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What are the cons of some code like this:

public class Class1
{
   public object Property1
   {

        set 
        {
             // Check some invariant , and null

             // throw exceptions if not satisfied

             // do some more complex logic

             //return value 
        }

   }
}
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7 Answers 7

up vote 11 down vote accepted

The con would be that if you are doing excessive logic that takes a great period of time, and/or has side effects which don't logically flow from the setting of the property, you are going to have a pretty convoluted class design.

Methods are traditionally used to indicate that an action with consequence is being performed, not properties. While you definitely can have logic in them, having too much might give the wrong impression of what you are trying to do, which is assign a value, as opposed to perform an operation.

In the end, it all depends on what "do some more complex logic" means.

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+1, should mention Properties should not throw exceptions –  user7116 Jan 28 '09 at 16:52
    
Why not? I don't see a problem with throwing ArgumentException or ArgumentNullException. –  BlackWasp Jan 28 '09 at 17:23
    
...in the setter that is. –  BlackWasp Jan 28 '09 at 17:26
    
My opinion is that a setter should, at most, validate the value and make any changes to the object that are consequences of the value changing. However, if you're using default XML serialization with the XMLSerializer, you can't do anything but set the value. –  Harper Shelby Jan 28 '09 at 18:13
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It's hard to answer the question since "complex logic" is very vague.

I see no issues with basic sanity checking on setting of a property and it's very common to need to do some sort of processing on an object when one of its properties changes.

Now, if by "complex logic" you mean do things like some crazy database access or creating a network connection to go do something then yes, that would be bad.

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If you see a property, you assume that it behaves just like a field, i.e., that you can retrieve its value over and over again:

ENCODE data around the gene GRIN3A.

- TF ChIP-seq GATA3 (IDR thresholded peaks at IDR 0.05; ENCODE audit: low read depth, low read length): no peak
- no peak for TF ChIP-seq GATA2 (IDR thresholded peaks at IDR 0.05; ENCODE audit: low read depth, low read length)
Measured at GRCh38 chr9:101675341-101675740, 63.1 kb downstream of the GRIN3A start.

if(obj.Prop.Equals(otherObj.Prop))
{
    Console.WriteLine(obj.Prop);
    Log.CreateEntry(obj.Prop);
}

Were Prop implemented as a method. The users suspects expensive computation and will probably copy the result into a local variable and work on it instead.

A property must never change the object. A property should always return the same object if it's value hasn't changed. Especially if the creation of the object is expensive (like returning a new StreamReader on every call)

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Properties should strive to be side effect free. IF the side effect is invisible to consumers of the class (a lazy creation of a string which then doesn't change) then this is much less of an issue. By default debuggers tend to display (thus evaluate) properties. If they have side effects this can cause considerable grief.

Throwing from a setter if the supplied value is illegal is generally okay. Throwing from a getter is generally considered poor.

These are, as ever, rules of thumb and circumstances can dictate that they are not followed. A good example is the properties on the types generated via Linq to SQL. If you have lazy lookup of child properties then evaluating it does indeed trigger a database read. This is offset but the ease of use, readability and consistency of the resulting objects - it's one of those balancing competing rules things.

Be wary of rules that say MUST or NEVER. Sometimes rules of this nature exist, and are reasonable, but they are actually uncommon.

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Properties are expected be cheap to execute. Code looks tidier if the value of the property doesn't need to be held in a variable to avoid expensive property code execution.

The same goes for setting them, its not expected that assigning a value will invoke some expensive operation.

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For clarity of code business logic should be separate from the property setters. Uncomplicated sanity checks can and should often take place in the property. But anything that is application specific, or not immediately implicit in the type should be abstracted away. For best OO practices You would want any logic that applies only to that object to be part of that object, and any complicated logic that relates to how you DEAL with that object should be in the part of the code that deals with handling the object.

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For a code to be understandable, it's better if you can get exactly what you have just set.

Except for "some complex logic", which we cannot see for now, this code doesn't look like a big mess.

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